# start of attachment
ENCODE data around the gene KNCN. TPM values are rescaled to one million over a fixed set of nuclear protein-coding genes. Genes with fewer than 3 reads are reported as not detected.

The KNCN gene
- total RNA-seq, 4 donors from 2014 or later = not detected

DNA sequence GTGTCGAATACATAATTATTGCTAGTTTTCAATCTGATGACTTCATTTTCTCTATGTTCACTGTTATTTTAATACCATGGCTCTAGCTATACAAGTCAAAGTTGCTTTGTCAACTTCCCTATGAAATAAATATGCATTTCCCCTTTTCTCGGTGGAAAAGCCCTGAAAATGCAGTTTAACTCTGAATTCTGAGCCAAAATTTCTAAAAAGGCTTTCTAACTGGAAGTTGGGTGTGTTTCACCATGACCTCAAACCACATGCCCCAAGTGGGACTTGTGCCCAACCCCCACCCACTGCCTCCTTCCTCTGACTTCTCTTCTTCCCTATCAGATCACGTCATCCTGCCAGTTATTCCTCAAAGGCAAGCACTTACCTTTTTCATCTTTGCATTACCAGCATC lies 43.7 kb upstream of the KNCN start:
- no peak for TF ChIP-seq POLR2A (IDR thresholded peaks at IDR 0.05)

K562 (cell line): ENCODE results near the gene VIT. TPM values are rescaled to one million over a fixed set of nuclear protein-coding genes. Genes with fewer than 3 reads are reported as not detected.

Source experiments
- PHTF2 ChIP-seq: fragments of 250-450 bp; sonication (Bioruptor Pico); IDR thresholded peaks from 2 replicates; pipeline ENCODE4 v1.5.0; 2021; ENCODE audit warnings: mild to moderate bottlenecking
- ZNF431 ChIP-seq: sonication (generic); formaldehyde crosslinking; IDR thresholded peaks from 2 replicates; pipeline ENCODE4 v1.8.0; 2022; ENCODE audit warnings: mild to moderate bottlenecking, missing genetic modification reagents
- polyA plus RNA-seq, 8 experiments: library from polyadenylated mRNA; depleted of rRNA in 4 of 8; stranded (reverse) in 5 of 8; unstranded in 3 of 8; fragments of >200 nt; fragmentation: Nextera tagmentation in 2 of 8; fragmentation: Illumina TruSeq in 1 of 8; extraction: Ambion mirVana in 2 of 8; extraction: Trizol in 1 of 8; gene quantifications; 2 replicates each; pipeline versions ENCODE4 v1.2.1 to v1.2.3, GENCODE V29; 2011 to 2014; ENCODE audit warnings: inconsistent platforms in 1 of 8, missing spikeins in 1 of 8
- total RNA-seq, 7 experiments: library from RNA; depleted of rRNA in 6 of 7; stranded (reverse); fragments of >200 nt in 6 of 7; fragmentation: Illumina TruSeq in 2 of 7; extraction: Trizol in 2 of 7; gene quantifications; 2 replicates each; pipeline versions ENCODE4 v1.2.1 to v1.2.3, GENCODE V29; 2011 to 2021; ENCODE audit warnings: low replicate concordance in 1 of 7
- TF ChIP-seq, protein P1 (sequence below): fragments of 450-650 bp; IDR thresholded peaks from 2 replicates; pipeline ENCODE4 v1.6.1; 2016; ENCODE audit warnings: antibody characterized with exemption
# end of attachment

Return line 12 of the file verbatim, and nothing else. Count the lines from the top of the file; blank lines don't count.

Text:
- TF ChIP-seq, protein P1 (sequence below): fragments of 450-650 bp; IDR thresholded peaks from 2 replicates; pipeline ENCODE4 v1.6.1; 2016; ENCODE audit warnings: antibody characterized with exemption